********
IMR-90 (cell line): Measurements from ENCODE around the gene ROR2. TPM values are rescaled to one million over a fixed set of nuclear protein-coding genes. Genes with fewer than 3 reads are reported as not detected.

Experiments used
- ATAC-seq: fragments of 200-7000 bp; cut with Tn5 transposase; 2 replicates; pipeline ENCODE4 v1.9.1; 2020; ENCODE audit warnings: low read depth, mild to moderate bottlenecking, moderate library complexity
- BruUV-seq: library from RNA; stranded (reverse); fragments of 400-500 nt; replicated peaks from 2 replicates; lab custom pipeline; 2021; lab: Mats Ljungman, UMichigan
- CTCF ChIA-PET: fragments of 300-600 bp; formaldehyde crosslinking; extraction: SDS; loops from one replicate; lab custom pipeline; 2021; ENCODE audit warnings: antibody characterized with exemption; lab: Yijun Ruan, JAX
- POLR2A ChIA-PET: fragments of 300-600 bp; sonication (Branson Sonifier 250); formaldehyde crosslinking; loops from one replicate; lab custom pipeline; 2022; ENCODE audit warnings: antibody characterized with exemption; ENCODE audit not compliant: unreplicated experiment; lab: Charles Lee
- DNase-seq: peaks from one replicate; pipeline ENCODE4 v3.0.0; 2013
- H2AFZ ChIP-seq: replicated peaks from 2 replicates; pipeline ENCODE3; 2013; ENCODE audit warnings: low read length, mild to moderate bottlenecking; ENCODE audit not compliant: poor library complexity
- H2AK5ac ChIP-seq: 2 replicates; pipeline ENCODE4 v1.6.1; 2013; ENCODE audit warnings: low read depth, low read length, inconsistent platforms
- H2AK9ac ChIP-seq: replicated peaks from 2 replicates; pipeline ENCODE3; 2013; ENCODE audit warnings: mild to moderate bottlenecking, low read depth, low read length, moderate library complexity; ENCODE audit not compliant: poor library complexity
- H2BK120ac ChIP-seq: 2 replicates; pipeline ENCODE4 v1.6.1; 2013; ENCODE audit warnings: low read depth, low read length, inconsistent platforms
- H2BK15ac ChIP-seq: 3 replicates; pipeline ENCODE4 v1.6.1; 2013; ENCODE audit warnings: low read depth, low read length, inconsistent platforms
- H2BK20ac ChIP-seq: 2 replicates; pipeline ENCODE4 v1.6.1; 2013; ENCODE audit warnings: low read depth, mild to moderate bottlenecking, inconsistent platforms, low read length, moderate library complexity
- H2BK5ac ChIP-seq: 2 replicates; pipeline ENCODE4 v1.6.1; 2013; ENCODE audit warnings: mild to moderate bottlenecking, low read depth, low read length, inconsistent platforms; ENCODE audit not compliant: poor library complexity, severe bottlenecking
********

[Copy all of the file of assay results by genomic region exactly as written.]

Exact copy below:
IMR-90 (cell line): Measurements from ENCODE around the gene ROR2. TPM values are rescaled to one million over a fixed set of nuclear protein-coding genes. Genes with fewer than 3 reads are reported as not detected.

Experiments used
- ATAC-seq: fragments of 200-7000 bp; cut with Tn5 transposase; 2 replicates; pipeline ENCODE4 v1.9.1; 2020; ENCODE audit warnings: low read depth, mild to moderate bottlenecking, moderate library complexity
- BruUV-seq: library from RNA; stranded (reverse); fragments of 400-500 nt; replicated peaks from 2 replicates; lab custom pipeline; 2021; lab: Mats Ljungman, UMichigan
- CTCF ChIA-PET: fragments of 300-600 bp; formaldehyde crosslinking; extraction: SDS; loops from one replicate; lab custom pipeline; 2021; ENCODE audit warnings: antibody characterized with exemption; lab: Yijun Ruan, JAX
- POLR2A ChIA-PET: fragments of 300-600 bp; sonication (Branson Sonifier 250); formaldehyde crosslinking; loops from one replicate; lab custom pipeline; 2022; ENCODE audit warnings: antibody characterized with exemption; ENCODE audit not compliant: unreplicated experiment; lab: Charles Lee
- DNase-seq: peaks from one replicate; pipeline ENCODE4 v3.0.0; 2013
- H2AFZ ChIP-seq: replicated peaks from 2 replicates; pipeline ENCODE3; 2013; ENCODE audit warnings: low read length, mild to moderate bottlenecking; ENCODE audit not compliant: poor library complexity
- H2AK5ac ChIP-seq: 2 replicates; pipeline ENCODE4 v1.6.1; 2013; ENCODE audit warnings: low read depth, low read length, inconsistent platforms
- H2AK9ac ChIP-seq: replicated peaks from 2 replicates; pipeline ENCODE3; 2013; ENCODE audit warnings: mild to moderate bottlenecking, low read depth, low read length, moderate library complexity; ENCODE audit not compliant: poor library complexity
- H2BK120ac ChIP-seq: 2 replicates; pipeline ENCODE4 v1.6.1; 2013; ENCODE audit warnings: low read depth, low read length, inconsistent platforms
- H2BK15ac ChIP-seq: 3 replicates; pipeline ENCODE4 v1.6.1; 2013; ENCODE audit warnings: low read depth, low read length, inconsistent platforms
- H2BK20ac ChIP-seq: 2 replicates; pipeline ENCODE4 v1.6.1; 2013; ENCODE audit warnings: low read depth, mild to moderate bottlenecking, inconsistent platforms, low read length, moderate library complexity
- H2BK5ac ChIP-seq: 2 replicates; pipeline ENCODE4 v1.6.1; 2013; ENCODE audit warnings: mild to moderate bottlenecking, low read depth, low read length, inconsistent platforms; ENCODE audit not compliant: poor library complexity, severe bottlenecking